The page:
Since 1997, lawyer Neil J. Squillante has been helping inform legal professionals about technology through The TechnoLawyer Community, a series of free electronic newsletters. What makes the TechnoLawyer newsletters unique is their commitment to “peer-written content,” meaning that they consist almost entirely of contributions written by their subscribers. The idea, as Squillante puts it, is that “those who work in the trenches of the legal profession better understand the legal profession than journalists far removed from daily law office life.” You can sign up for any or all of his newsletters for free at the site.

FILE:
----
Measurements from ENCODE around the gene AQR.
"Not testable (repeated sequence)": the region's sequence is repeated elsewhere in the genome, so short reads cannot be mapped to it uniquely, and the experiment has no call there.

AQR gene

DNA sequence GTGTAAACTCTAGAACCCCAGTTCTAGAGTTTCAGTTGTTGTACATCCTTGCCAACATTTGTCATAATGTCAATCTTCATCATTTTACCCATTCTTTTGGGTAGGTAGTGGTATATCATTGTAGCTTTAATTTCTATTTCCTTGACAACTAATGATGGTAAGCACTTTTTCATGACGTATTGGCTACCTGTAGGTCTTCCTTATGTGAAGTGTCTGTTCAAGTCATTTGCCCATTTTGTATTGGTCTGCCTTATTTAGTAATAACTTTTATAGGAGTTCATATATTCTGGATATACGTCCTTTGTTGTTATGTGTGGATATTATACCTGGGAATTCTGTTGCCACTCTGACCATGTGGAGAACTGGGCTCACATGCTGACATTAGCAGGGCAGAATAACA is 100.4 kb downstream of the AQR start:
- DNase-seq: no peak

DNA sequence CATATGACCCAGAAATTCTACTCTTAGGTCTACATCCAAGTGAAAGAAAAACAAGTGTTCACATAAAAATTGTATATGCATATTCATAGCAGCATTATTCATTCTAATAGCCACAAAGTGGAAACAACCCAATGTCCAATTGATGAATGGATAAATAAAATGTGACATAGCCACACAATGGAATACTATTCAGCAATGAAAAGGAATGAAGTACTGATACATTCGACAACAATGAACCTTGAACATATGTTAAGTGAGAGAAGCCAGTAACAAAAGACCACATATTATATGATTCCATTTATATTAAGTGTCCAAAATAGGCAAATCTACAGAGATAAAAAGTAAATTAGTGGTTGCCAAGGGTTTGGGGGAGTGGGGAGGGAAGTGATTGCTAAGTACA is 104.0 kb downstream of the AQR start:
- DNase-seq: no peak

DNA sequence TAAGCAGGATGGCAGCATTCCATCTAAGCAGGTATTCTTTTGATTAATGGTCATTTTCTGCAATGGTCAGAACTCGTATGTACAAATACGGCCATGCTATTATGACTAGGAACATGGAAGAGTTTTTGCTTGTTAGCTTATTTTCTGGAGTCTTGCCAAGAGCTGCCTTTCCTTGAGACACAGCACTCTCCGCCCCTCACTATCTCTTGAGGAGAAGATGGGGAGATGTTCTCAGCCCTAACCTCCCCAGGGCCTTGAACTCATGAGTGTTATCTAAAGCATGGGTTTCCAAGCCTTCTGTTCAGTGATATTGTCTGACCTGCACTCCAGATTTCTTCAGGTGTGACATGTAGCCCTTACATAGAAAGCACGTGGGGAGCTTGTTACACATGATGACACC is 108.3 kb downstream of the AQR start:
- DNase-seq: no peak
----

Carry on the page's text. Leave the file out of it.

Last week, TechnoLawyer introduced The TechnoLawyer Archive, a searchable repository of all TechnoLawyer newsletters and posts since January 1997, including some material never distributed via e-mail. With material added every day, the archive, Squillante claims, is “the most extensive legal technology and practice management resource in the world.” Unlike the newsletters, the archive is not free. It requires a paid subscription ranging in price from $9 for 24 hours to $65 for a full year. However, you can perform a search and see a list of results for free, which helps in deciding whether to pay.